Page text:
The dial for the SLA025 looks great, the markers on the dial are well defined with sharp edges to them. This was one complaint I had about the previous SLA017 62MAS reissue where the markers had a much more rounded edge to them compared to the sharp well defined markers on the original 62MAS. Unfortunately the other thing I did not like about the SLA017 dial continues with the use of a painted Seiko logo. Both the 62MAS and the 6159-7000 have applied Seiko logos and this gives the dial a really nice reflective element that boosts the overall feel of quality on the dial. It is disappointing that Seiko again did not include the applied logo.

Surprisingly Seiko include the following paragraph in their official press release for the new Prospex models, "In 1968, just three years after Seiko’s first diver’s watch was made, Seiko’s engineers raised the bar with a hi-beat diver’s watch with 300 meter water resistance that was one of the foundation stones on which Seiko’s future diver’s watch development was based. It had a 10-beat high precision automatic caliber, a one-piece structure, screw-down protection crown and unidirectional rotating bezel."
The original 6159-7000 did not have a unidirectional bezel but instead had a bidirectional bezel with a retaining spring mechanism that was a similar design to the one used on the original 62MAS, and a click ball system like used in the 6105 diver models. It is disappointing that Seiko was unable to correctly identify the original features of the watch. The Seiko official press release for the new Prospex models can be found here - Seiko’s expertise in diver’s watches is celebrated in the new Prospex collection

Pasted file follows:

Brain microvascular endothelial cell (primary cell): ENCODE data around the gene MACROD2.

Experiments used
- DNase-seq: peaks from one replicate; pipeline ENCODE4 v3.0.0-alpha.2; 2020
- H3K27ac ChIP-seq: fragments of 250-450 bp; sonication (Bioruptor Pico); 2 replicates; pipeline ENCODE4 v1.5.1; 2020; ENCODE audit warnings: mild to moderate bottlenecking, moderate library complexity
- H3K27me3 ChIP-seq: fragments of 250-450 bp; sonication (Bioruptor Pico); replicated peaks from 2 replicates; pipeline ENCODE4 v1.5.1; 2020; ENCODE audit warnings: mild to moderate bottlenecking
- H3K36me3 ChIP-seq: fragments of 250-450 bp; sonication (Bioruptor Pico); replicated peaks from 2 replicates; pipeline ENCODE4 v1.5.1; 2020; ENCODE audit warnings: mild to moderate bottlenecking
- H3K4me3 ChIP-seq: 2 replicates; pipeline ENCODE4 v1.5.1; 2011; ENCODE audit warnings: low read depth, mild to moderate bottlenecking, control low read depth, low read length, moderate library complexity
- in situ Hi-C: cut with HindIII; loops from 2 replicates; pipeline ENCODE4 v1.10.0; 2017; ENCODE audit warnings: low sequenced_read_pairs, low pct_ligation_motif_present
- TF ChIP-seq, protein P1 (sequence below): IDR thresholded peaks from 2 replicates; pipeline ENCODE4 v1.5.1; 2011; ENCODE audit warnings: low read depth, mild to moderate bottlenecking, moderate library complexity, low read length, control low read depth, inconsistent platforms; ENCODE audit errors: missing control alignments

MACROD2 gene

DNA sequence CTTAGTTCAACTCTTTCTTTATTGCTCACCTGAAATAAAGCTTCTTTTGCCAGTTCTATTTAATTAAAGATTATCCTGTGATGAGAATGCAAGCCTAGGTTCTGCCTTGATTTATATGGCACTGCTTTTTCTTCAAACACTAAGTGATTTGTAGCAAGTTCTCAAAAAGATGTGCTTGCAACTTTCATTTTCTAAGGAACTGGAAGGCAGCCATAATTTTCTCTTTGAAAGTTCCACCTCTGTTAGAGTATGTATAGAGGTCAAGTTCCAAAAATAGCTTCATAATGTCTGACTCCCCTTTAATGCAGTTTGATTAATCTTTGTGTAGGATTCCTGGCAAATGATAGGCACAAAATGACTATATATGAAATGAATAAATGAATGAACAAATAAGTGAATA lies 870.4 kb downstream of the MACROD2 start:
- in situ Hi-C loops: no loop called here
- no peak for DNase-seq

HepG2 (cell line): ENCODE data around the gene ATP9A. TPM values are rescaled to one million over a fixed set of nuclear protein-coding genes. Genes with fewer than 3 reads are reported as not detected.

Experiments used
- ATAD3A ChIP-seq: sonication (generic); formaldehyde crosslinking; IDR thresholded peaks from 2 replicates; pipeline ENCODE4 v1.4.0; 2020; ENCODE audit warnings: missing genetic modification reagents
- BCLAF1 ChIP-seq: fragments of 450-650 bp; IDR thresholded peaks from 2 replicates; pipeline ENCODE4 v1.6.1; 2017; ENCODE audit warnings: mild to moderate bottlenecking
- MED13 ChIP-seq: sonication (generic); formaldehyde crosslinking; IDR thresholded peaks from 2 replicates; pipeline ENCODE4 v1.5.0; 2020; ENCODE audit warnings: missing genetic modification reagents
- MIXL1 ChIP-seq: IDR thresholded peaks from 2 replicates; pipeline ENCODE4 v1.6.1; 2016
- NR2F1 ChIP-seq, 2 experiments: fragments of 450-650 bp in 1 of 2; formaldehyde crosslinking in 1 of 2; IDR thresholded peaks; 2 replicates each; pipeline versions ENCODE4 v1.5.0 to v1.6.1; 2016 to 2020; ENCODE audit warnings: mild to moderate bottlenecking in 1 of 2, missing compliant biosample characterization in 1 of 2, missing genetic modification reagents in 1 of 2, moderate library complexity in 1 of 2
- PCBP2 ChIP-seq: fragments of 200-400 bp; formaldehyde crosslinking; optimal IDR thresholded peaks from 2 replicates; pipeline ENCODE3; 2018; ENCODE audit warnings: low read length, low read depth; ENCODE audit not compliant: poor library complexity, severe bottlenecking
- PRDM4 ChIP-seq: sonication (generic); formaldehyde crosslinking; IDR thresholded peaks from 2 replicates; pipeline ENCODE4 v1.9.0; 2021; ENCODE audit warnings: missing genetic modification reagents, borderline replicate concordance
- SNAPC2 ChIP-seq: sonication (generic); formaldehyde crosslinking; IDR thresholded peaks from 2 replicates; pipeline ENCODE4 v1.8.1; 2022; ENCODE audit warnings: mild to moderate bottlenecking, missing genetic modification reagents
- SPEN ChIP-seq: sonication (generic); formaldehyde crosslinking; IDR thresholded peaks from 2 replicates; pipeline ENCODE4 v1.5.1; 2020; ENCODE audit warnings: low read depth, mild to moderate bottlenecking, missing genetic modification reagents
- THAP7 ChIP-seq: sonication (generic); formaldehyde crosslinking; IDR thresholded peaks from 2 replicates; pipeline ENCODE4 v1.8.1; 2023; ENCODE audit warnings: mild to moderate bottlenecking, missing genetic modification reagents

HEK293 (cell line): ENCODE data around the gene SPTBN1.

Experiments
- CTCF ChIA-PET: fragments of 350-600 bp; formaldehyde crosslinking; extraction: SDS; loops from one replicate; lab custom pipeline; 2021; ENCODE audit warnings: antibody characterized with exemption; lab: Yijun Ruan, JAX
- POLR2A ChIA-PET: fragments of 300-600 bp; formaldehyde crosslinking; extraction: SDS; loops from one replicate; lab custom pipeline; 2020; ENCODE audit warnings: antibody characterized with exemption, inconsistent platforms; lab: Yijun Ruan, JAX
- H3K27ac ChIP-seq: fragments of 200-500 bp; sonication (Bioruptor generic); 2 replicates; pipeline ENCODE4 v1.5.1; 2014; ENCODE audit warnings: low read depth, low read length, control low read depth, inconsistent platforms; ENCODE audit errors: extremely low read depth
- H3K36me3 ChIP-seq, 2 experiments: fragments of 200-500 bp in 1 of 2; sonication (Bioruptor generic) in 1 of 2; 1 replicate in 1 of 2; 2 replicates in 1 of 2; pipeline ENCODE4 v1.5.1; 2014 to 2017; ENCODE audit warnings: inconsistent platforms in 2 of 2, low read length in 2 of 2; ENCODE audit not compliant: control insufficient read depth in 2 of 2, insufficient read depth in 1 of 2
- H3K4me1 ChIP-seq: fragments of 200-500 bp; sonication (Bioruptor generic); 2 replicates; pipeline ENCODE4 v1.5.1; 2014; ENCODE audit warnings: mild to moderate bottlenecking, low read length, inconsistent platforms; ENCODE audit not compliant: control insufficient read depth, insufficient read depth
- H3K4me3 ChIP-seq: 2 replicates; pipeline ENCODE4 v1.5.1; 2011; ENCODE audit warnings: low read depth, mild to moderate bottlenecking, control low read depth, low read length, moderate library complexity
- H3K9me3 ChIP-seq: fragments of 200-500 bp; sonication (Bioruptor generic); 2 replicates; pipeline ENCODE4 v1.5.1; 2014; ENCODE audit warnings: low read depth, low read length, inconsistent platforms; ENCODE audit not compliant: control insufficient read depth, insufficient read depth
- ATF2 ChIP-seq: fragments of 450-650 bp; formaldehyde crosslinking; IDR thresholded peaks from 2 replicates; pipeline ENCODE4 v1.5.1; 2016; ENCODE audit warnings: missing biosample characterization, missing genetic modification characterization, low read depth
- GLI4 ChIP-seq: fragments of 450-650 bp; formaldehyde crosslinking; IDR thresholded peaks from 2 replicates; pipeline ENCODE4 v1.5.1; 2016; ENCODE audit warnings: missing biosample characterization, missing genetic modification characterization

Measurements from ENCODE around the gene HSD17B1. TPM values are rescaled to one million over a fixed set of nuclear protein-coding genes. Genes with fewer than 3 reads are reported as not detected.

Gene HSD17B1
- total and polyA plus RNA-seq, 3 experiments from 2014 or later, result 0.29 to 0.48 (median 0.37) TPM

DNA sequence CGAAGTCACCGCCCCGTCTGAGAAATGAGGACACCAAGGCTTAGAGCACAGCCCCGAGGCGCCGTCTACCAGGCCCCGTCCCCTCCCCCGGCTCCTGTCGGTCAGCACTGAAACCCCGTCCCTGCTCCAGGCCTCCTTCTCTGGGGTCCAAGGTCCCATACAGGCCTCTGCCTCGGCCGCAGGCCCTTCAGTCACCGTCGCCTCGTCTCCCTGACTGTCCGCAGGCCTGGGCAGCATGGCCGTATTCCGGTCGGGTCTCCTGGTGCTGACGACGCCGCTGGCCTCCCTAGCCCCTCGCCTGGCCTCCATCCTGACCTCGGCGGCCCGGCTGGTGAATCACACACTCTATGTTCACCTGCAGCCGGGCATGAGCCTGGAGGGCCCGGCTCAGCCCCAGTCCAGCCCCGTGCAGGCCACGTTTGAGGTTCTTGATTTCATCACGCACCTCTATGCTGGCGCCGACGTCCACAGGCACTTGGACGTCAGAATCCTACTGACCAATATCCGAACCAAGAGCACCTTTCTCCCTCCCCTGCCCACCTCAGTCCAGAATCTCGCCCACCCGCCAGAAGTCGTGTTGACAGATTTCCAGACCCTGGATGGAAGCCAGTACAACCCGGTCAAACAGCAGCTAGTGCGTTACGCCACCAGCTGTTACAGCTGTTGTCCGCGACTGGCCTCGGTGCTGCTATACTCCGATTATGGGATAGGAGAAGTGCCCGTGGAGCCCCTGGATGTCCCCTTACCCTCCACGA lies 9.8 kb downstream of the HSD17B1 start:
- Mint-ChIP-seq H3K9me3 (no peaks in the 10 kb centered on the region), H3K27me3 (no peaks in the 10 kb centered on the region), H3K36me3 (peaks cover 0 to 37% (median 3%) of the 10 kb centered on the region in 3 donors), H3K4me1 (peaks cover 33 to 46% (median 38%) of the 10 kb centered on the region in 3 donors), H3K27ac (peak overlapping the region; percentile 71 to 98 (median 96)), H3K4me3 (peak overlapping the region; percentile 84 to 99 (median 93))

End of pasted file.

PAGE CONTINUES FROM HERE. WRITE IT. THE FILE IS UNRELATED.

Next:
For the reissue of the quartz 7549 golden tuna Seiko surprisingly provided the press image of the watch showing the export 60583 (7549-7009) instead of the PYF018 (7549-7000) JDM model that the reissue is modeled after. While both were released in 1978 the lack of the SQ logo makes it clear the reissue is referencing the JDM model.

Another surprising statement in the Prospex press release was the association of the S23627 / SBBN042 with the original 7549 golden tuna. The new model is described as the "1978 Quartz Saturation Diver’s Commemorative Limited Edition model". I am not sure why this would be the case as this model has a completely different shroud, bezel, hands, and dial when compared to the original 7549 model. This new model shares a clear design history with a number of the modern tuna models and the use of the violet-golden cermet shroud is a nice combination. I do not think that there was any need to try and tie this model to the 1978 model and instead it can easily stand alone as a new model. The use of the original model association in the marketing just seems a little desperate and takes away from the real S23626 / SBBN040 golden tuna reissue. 

On the strap for the S23627 there appears to be the same marking of PROFESSIONAL He-GAS DIVER'S 1000m that was featured on the strap (R00E022N0) supplied with the SBBN021 Blue Ocean tuna from 2012. This can be partially seen in the product shot from the 2018 catalog and just at the bottom of the standard image.

The original 7549 golden tuna was indeed a milestone release for dive watches and the reissue model is very nice but this has had a number of very similar models released over the years so I would have preferred to have seen a reissue of the 6105-8000 that was also originally launched in 1968. This is also a iconic Seiko diver that is loved by Seiko fans but it is possible Seiko thought that releasing this at the same time as the 6159 reissue would have diluted it's impact. Hopefully we will see a reissue of the later 6105-8110 model but this is now unlikely till it's 50th Anniversary in 2020.